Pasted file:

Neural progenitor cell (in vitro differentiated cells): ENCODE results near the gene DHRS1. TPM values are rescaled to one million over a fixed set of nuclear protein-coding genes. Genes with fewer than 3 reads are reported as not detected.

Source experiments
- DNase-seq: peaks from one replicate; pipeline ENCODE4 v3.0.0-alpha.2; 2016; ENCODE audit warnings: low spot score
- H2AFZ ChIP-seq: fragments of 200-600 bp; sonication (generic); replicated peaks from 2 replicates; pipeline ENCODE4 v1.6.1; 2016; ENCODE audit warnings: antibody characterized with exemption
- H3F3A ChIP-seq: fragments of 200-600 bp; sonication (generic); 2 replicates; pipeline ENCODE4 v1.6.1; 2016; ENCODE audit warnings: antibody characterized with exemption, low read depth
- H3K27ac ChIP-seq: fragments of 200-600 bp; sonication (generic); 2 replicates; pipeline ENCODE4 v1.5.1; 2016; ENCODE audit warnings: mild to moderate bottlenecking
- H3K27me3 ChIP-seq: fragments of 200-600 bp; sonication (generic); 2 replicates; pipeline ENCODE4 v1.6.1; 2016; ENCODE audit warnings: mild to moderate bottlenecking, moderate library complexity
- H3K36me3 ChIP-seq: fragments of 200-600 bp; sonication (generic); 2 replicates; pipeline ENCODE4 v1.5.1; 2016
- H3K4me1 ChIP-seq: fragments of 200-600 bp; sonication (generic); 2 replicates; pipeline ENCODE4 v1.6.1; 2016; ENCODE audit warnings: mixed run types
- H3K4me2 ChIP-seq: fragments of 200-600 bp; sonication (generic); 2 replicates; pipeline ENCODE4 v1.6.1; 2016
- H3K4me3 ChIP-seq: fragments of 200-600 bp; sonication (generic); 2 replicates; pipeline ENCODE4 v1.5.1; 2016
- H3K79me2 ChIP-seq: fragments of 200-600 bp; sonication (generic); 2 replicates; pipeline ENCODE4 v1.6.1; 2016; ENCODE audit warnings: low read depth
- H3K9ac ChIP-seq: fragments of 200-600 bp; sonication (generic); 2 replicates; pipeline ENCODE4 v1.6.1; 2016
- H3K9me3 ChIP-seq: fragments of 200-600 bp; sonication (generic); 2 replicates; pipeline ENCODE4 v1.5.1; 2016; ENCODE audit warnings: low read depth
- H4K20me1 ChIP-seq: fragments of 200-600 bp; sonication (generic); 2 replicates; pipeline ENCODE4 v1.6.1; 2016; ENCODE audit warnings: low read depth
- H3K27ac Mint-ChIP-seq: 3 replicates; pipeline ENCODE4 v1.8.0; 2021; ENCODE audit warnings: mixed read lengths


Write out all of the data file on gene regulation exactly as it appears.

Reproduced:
Neural progenitor cell (in vitro differentiated cells): ENCODE results near the gene DHRS1. TPM values are rescaled to one million over a fixed set of nuclear protein-coding genes. Genes with fewer than 3 reads are reported as not detected.

Source experiments
- DNase-seq: peaks from one replicate; pipeline ENCODE4 v3.0.0-alpha.2; 2016; ENCODE audit warnings: low spot score
- H2AFZ ChIP-seq: fragments of 200-600 bp; sonication (generic); replicated peaks from 2 replicates; pipeline ENCODE4 v1.6.1; 2016; ENCODE audit warnings: antibody characterized with exemption
- H3F3A ChIP-seq: fragments of 200-600 bp; sonication (generic); 2 replicates; pipeline ENCODE4 v1.6.1; 2016; ENCODE audit warnings: antibody characterized with exemption, low read depth
- H3K27ac ChIP-seq: fragments of 200-600 bp; sonication (generic); 2 replicates; pipeline ENCODE4 v1.5.1; 2016; ENCODE audit warnings: mild to moderate bottlenecking
- H3K27me3 ChIP-seq: fragments of 200-600 bp; sonication (generic); 2 replicates; pipeline ENCODE4 v1.6.1; 2016; ENCODE audit warnings: mild to moderate bottlenecking, moderate library complexity
- H3K36me3 ChIP-seq: fragments of 200-600 bp; sonication (generic); 2 replicates; pipeline ENCODE4 v1.5.1; 2016
- H3K4me1 ChIP-seq: fragments of 200-600 bp; sonication (generic); 2 replicates; pipeline ENCODE4 v1.6.1; 2016; ENCODE audit warnings: mixed run types
- H3K4me2 ChIP-seq: fragments of 200-600 bp; sonication (generic); 2 replicates; pipeline ENCODE4 v1.6.1; 2016
- H3K4me3 ChIP-seq: fragments of 200-600 bp; sonication (generic); 2 replicates; pipeline ENCODE4 v1.5.1; 2016
- H3K79me2 ChIP-seq: fragments of 200-600 bp; sonication (generic); 2 replicates; pipeline ENCODE4 v1.6.1; 2016; ENCODE audit warnings: low read depth
- H3K9ac ChIP-seq: fragments of 200-600 bp; sonication (generic); 2 replicates; pipeline ENCODE4 v1.6.1; 2016
- H3K9me3 ChIP-seq: fragments of 200-600 bp; sonication (generic); 2 replicates; pipeline ENCODE4 v1.5.1; 2016; ENCODE audit warnings: low read depth
- H4K20me1 ChIP-seq: fragments of 200-600 bp; sonication (generic); 2 replicates; pipeline ENCODE4 v1.6.1; 2016; ENCODE audit warnings: low read depth
- H3K27ac Mint-ChIP-seq: 3 replicates; pipeline ENCODE4 v1.8.0; 2021; ENCODE audit warnings: mixed read lengths